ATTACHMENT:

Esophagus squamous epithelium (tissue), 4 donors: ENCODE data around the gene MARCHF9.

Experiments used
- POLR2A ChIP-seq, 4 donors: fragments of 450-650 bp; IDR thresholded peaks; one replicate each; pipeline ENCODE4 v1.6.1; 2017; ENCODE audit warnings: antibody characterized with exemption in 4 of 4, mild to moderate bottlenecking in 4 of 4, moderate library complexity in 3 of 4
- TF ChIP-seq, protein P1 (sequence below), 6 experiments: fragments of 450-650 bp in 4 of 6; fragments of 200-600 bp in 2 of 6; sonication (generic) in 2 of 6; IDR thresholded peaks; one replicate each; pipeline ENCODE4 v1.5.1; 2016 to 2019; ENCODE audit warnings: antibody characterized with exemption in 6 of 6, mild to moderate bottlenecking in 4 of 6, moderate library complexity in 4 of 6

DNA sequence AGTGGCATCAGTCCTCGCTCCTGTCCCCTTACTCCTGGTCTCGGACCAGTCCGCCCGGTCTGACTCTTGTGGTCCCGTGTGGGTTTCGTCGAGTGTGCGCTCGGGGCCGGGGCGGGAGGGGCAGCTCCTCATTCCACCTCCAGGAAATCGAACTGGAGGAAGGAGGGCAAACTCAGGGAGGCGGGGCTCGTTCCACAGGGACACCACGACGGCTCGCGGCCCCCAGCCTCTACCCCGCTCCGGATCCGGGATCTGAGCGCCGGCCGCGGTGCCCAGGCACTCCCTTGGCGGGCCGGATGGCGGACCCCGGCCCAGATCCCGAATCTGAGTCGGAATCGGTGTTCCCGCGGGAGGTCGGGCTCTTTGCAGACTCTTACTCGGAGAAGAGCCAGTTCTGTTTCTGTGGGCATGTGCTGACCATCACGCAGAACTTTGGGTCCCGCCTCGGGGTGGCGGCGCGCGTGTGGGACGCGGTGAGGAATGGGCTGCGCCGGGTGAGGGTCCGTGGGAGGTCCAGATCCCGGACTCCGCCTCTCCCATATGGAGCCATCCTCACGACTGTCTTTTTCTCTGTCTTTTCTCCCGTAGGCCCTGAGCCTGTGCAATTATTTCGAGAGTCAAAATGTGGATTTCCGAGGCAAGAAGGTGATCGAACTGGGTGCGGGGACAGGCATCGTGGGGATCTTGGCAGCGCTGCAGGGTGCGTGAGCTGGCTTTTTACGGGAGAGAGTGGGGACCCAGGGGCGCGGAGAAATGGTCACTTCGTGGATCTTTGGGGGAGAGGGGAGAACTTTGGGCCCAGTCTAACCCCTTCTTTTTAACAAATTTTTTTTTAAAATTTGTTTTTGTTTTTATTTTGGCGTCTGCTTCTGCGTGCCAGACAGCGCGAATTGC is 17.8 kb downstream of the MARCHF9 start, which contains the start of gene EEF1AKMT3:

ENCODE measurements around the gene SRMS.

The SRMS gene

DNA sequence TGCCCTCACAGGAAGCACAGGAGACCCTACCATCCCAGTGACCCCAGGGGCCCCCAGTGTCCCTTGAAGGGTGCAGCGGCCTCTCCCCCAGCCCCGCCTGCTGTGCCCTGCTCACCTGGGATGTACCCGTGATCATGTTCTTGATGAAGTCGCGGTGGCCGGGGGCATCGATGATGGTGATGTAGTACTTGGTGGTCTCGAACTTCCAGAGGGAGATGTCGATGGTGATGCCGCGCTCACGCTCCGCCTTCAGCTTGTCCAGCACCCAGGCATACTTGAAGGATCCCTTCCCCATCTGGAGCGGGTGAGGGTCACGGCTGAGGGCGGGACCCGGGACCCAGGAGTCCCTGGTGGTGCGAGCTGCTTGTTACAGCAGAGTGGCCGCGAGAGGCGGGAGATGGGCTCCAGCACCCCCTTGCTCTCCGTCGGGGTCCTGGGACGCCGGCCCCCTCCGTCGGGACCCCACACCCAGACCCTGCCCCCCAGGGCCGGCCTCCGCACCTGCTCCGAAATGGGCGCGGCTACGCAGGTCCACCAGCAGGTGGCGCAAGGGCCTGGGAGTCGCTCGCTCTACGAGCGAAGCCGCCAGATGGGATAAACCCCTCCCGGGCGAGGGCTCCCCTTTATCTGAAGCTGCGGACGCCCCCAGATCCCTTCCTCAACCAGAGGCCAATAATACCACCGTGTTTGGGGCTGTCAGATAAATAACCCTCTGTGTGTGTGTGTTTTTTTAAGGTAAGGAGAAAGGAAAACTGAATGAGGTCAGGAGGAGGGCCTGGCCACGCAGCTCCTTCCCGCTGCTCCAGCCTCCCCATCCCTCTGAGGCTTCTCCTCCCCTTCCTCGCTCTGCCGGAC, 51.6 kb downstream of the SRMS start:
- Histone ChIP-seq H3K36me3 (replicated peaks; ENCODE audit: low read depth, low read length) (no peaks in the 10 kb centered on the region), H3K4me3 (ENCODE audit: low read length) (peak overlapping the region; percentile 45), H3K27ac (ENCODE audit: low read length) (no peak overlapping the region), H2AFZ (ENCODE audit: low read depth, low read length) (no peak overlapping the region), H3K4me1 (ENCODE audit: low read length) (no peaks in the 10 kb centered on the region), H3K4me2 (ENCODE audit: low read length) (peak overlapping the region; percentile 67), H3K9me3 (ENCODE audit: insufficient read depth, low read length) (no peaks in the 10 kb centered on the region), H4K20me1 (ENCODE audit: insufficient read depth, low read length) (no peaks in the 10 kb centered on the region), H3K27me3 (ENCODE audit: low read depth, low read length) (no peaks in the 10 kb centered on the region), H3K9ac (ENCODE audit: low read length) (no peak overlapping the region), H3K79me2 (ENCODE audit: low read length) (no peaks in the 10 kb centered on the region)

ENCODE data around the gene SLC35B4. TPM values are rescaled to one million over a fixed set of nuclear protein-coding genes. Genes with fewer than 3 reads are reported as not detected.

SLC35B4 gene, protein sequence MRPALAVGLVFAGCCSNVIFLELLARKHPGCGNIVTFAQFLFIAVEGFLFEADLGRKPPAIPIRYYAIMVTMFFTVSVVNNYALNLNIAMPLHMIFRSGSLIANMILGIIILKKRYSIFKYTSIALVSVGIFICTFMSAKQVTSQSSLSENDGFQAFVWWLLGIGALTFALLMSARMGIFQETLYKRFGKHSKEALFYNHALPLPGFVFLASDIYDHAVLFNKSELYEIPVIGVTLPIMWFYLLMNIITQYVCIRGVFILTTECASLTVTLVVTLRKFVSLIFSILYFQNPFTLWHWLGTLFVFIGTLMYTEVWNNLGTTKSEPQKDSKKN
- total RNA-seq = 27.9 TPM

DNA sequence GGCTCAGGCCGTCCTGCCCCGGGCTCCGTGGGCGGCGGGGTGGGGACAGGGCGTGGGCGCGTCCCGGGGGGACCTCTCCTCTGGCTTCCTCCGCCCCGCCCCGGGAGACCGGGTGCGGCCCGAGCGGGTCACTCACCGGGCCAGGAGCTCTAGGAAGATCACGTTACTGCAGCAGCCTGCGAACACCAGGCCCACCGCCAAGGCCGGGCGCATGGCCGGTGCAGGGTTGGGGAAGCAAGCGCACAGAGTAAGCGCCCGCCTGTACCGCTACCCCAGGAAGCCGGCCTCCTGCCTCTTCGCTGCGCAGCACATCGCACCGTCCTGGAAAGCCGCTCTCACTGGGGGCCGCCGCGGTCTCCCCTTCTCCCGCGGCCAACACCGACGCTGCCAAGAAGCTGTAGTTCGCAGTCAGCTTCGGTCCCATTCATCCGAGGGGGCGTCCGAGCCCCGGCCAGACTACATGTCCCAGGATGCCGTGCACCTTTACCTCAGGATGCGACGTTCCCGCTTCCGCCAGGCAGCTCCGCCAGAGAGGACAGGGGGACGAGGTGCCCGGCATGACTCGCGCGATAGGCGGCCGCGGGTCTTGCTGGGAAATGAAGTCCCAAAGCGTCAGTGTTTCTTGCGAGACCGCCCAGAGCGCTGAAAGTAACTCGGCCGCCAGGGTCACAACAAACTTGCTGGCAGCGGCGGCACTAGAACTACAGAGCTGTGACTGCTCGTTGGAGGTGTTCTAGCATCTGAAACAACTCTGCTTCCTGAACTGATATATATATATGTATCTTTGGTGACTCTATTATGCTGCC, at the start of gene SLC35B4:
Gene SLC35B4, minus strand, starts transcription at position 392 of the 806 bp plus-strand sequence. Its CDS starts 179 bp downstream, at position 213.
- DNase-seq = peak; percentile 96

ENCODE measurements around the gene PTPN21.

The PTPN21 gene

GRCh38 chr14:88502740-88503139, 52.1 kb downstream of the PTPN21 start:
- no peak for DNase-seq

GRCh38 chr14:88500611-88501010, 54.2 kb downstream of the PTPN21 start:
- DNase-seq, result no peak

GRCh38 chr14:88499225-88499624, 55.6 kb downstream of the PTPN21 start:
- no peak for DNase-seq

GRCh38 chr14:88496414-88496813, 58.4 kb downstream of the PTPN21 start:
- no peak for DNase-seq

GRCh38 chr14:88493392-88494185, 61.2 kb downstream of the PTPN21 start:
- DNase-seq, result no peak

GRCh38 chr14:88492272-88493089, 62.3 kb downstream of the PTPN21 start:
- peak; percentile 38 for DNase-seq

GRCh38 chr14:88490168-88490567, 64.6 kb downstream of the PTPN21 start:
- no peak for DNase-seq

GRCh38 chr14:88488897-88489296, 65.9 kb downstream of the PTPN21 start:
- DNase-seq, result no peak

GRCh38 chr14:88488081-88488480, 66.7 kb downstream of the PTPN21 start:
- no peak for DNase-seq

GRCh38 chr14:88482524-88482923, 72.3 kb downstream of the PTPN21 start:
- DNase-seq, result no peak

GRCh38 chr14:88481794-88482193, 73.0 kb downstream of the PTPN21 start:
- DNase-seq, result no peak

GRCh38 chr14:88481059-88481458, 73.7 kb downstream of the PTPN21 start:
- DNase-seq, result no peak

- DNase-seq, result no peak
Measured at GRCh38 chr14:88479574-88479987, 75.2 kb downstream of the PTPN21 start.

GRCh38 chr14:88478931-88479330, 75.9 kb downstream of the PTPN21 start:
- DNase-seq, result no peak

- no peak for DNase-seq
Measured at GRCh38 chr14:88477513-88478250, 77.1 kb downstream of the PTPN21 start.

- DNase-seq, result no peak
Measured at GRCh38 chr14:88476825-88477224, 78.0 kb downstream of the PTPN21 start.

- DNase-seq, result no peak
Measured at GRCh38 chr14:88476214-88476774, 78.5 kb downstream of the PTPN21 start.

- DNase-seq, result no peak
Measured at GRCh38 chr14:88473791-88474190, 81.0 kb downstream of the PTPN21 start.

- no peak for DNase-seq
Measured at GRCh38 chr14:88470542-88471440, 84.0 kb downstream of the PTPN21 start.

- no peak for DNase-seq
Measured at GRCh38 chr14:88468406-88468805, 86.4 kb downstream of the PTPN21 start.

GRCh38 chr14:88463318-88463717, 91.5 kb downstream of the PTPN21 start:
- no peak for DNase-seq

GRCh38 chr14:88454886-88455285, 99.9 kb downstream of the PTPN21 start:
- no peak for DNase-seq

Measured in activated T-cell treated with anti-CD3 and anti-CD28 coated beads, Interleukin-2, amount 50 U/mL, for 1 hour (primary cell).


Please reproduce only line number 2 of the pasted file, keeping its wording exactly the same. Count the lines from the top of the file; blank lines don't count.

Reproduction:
Experiments used